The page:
Furthermore. After the top silicon layer is removed by dip the silicon substrate to HF solution. (a) (b) EXPERIMENTAL SETUP Samples used were prepared from silicon (111) substrate. This technique actually scrapes the top from silicon that has a native oxide and other contaminants.(a) (b) (c) 1μm 1μm (d) 1μm 1μm Figure 1. After rinsing with HF solution.7]. A surface with a contact angle of 0° is completely hydrophilic. We create two samples with varying sample preparation techniques using and without using HF dip on wet cleaning technique on Figure 2. the native oxide along other contaminants and a small silicon layer will be lifted and detached from substrate. (a) no surface treatment at x10000 magnification. while a contact angle of equal to or greater than 90° (H2O which is beading on the surface can have an angle greater than 90°) defines a completely hydrophobic surface. In this work. (c) no surface treatment at x25000 magnification. (b) HF surface treatment at x10000 magnification. Contact angle of silicon substrate with H2O after dipped on HF solution is 66º-85º [6. it will form a silicon surface that has a large contact angle. (d) HF surface treatment at x25000 magnification. SEM images for no treatment and HF treatment on silicon substrate preparation and annealed at 900 ºC. AFM Images of HF treated surface (a) and nontreated surface (b) . HF dipping also makes the silicon substrate become hydrophobic. The sample was cut to 1x1 cm2. we focused on substrate preparation using wet cleaning technique. silicon (111) substrate.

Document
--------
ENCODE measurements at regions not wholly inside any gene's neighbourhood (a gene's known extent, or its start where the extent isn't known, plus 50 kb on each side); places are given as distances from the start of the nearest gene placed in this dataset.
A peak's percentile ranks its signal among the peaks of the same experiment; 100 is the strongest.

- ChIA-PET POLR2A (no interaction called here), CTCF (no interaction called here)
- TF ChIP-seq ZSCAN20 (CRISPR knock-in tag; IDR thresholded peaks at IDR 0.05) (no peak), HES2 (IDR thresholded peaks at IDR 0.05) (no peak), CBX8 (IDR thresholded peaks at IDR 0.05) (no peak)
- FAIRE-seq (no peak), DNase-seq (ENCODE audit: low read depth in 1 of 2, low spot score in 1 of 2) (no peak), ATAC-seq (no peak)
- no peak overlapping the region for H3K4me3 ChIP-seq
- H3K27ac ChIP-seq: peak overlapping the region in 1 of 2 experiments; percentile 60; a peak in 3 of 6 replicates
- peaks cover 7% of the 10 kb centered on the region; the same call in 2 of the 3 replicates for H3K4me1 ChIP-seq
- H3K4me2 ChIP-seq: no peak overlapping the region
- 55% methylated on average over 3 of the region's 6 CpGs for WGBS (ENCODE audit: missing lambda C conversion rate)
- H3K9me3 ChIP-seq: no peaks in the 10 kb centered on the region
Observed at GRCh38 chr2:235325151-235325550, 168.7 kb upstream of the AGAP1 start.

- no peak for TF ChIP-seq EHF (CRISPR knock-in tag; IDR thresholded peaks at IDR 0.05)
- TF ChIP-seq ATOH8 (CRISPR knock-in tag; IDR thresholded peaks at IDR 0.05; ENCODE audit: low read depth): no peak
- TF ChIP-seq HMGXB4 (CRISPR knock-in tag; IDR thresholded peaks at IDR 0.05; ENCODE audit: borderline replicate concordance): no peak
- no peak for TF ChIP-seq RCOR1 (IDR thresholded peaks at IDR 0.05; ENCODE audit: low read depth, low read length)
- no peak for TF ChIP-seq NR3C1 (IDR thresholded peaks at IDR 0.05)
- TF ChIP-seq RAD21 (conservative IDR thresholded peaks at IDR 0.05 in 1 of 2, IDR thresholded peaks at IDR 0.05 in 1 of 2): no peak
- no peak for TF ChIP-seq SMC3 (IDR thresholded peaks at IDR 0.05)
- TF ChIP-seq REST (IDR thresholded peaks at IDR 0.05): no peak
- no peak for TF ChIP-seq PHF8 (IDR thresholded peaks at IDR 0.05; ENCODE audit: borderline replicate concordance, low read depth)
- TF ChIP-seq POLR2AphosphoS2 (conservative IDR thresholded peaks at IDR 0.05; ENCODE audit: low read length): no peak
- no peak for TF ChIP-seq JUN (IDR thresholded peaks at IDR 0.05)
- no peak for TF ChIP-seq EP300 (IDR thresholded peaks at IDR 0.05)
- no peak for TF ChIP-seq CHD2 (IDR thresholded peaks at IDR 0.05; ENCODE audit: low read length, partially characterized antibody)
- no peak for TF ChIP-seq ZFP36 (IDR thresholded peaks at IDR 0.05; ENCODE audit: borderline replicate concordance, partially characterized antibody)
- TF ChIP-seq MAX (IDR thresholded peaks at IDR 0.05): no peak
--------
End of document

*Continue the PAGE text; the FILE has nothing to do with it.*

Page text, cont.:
Samples measured by EDAX are all composed of carbon and silicon 100%.86 93. Second. First. The highest peaks from the figure 1 lies on 500 – 550 cm-1 Raman shift. we also see the energy dispersion to emphasize the results obtained. carbon on it than another one. Sample without HF dip treated substrate is given on figure 1(a) and 1(c). Before the sample is dipped on HF solution. Furthermore.77 86.Figure 3. The carbon itself is shown on figure 1(a) and 1(c) by the white and black island on silicon surface. Pressure and temperature given is 2x10 -2 mbar and 300 ºC for 1 hour. we annealed the samples on 600 ºC for 30 minutes and 900 ºC for 1 hour. The SEM images are also taken to see the surface of this sample. The difference is on the second sample we did not using HF solution after ultrasonic cleaning process. Silicon (111) peak on 550 Raman shift is removed to see the difference silicon-carbon and carbon-carbon peak between HF treated surface and non treated surface. From the AFM images in figure 2. EDAX values obtained shown on tabel 1 also confirm the presence of carbon in both samples. Table 1. We used Ar gas for sputtered the target and accelerated the Ar gas with 500 V from power supply. The EDAX results from two samples with HF treatment and without HF treatment. Raman spectroscopy for no treatment and HF treatment on silicon substrate. The HF completely removes the Si-H bond on surface and providing silicon arms to the place of carbon to be grown. Next. the resulting sample is completely clean from oxides and impurities. There are two possibilities which can be deduced from these results.13 17.46 Si 91. That peaks is resulted from the silicon on the substrate. the small area measured by EDAX are consist only that two materials. This is caused performed by the HF treatment on silicon (111) substrate. Samples without . After the carbon is grown with DC unbalanced magnetron sputtering. Characterization of these samples is performed by Raman Spectra to see the bound between silicon and carbon. it can be clearly seen that the substrate treated by HF has more Figure 4 shows the difference of Raman spectroscopy results from two samples. The Raman spectroscopy in figure 3 emphasizes the AFM images that the carbon-silicon and carbon-carbon peak has higher intensity. but there is the possibility of oxides and other impurities on other area. HF treatment Non HF treatment Element Mass (%) Atom (%) Mass (%) Atom (%) C 8. the samples have been cleaned using H2O2 1% and ultrasonic cleaned around 70 ºC sample. After the substrate preparation is done. the carbon is grown using DC unbalanced magnetron sputtering system.54 Total 100 100 100 100 RESULTS AND DISCUSSION SEM images of two samples are given on figure 1. so there is no percentage other than carbon and silicon. The figure clearly shows the carbon island is completely spread. There are 3 peaks on figure 4(a) that indicated silicon and carbon bound.23 13.14 6.87 82. Although amount of carbon on HF treated substrate less than non HF treated substrate. The target that used is Fe:C from BATAN. Figure 1(a) and 1(c) clearly demonstrate the presence of polluter (white part) that cannot be removed without HF dip treatment. but the SEM images shows that the carbon layer more uniform on HF treated substrate. Silicon substrate that penetrated is about 100 nanometers. The first sample is dipped using HF 1% diluted on DI water. figure 1(b) and 1(d) show the result of HF dip treated substrate. The peaks became the highest peak than other two because of penetration depth of laser that used for Raman spectroscopy.